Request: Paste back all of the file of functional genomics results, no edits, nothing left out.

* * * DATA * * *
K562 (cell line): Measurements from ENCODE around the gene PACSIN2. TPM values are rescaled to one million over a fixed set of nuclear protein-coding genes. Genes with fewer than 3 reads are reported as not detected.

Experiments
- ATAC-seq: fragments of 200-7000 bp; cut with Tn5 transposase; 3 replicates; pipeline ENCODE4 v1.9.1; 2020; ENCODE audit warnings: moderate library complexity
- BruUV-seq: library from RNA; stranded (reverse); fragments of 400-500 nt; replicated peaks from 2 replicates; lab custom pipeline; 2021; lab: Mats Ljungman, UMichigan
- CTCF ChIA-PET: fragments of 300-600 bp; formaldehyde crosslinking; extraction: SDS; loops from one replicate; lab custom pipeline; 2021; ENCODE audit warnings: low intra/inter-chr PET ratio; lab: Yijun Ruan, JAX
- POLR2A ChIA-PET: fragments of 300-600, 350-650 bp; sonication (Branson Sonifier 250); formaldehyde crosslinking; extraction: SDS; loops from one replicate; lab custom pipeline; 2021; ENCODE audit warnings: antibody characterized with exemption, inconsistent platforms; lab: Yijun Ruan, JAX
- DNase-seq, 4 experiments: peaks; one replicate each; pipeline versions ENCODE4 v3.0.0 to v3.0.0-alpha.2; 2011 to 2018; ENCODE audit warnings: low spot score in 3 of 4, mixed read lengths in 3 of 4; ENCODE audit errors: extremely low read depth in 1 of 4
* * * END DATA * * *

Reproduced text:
K562 (cell line): Measurements from ENCODE around the gene PACSIN2. TPM values are rescaled to one million over a fixed set of nuclear protein-coding genes. Genes with fewer than 3 reads are reported as not detected.

Experiments
- ATAC-seq: fragments of 200-7000 bp; cut with Tn5 transposase; 3 replicates; pipeline ENCODE4 v1.9.1; 2020; ENCODE audit warnings: moderate library complexity
- BruUV-seq: library from RNA; stranded (reverse); fragments of 400-500 nt; replicated peaks from 2 replicates; lab custom pipeline; 2021; lab: Mats Ljungman, UMichigan
- CTCF ChIA-PET: fragments of 300-600 bp; formaldehyde crosslinking; extraction: SDS; loops from one replicate; lab custom pipeline; 2021; ENCODE audit warnings: low intra/inter-chr PET ratio; lab: Yijun Ruan, JAX
- POLR2A ChIA-PET: fragments of 300-600, 350-650 bp; sonication (Branson Sonifier 250); formaldehyde crosslinking; extraction: SDS; loops from one replicate; lab custom pipeline; 2021; ENCODE audit warnings: antibody characterized with exemption, inconsistent platforms; lab: Yijun Ruan, JAX
- DNase-seq, 4 experiments: peaks; one replicate each; pipeline versions ENCODE4 v3.0.0 to v3.0.0-alpha.2; 2011 to 2018; ENCODE audit warnings: low spot score in 3 of 4, mixed read lengths in 3 of 4; ENCODE audit errors: extremely low read depth in 1 of 4